The Worst thing You Can do When You’re Unemployed is Spend all Your Time Looking for a Job

Srinivas Rao
5 min readJul 9, 2020
Photo by KOBU Agency on Unsplash

The spring of 2009 was one of the most difficult times to graduate from any kind of school. We were in the midst of a global economic recession. Employers were receiving upwards of 1000 resumes from overqualified candidates for one 1 job. That’s the story of people who chose to react to a crisis with fear, panic, and anxiety.

A young designer named Jamie Varon took a different approach. She started a web site called Twitter Should Hire Me. Instead of sending out 1000’s of resumes, she had dozens of unsolicited job offers, and eventually so much demand for her skills that she was able to start a business. Her’s is a story responding to crises with creativity, resourcefulness, and imagination.

People who sat around waiting for the economy to improve didn’t recognize the most important lesson of all. Most of the jobs that disappeared weren’t coming back. The industrial economy rewarded people for fitting in. But the new economy rewarded people for standing out.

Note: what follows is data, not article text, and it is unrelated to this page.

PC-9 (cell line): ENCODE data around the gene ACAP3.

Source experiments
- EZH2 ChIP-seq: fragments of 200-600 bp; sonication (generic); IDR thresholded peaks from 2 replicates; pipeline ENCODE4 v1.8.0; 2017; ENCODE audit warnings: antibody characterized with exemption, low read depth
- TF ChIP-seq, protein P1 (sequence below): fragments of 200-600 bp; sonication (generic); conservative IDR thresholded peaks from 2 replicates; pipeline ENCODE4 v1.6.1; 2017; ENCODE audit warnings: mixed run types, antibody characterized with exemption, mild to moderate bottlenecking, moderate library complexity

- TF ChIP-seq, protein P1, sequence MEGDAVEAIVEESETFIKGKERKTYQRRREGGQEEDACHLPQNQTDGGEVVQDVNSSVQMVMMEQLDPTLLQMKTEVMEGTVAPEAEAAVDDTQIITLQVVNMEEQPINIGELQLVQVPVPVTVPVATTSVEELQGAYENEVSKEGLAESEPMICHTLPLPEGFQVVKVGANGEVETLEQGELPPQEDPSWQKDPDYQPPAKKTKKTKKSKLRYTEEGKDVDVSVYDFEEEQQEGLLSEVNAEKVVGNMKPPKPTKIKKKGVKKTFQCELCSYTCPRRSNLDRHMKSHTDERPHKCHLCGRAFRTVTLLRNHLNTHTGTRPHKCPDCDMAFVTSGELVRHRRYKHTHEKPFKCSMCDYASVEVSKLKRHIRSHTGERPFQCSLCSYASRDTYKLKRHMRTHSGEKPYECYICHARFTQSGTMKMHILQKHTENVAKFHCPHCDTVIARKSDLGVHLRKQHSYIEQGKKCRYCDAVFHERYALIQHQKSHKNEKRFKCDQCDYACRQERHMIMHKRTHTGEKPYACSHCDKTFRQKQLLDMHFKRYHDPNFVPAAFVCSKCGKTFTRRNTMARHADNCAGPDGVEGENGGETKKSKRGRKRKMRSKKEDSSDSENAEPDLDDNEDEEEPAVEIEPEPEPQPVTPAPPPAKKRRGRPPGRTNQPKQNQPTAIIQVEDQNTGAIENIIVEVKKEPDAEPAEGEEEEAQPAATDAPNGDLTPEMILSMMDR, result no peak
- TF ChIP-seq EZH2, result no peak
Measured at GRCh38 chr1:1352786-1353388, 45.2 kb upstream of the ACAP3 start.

A few months after I graduated from the MBA program at Pepperdine, I heard the most counterintuitive career advice I’ve been given in my life.

“The worst thing you can do when you’re unemployed is to spend all of your time looking for a job.”

The problem with spending all of your time looking for a job when you don’t have one is that you focus all your energy and attention on the most depressing thing about your life. Not only that, but it’s also inefficient and ineffective. And worst of all, being unemployed becomes your identity.

Most of my classmates were doing the opposite. One posted a Facebook status update saying she had applied to every job on the internet. Others lowered their standards. If and when they did get job offers, they were underemployed and making less than what they made prior to our MBA program. They made long term sacrifice for short term gains.

Seth Godin once said the best way to be where you want to be a year from now or 10 years from now is to something today you’ll be glad you did. So rather than spend all of my time looking for a job, I started a blog, spent an hour a day…



Srinivas Rao

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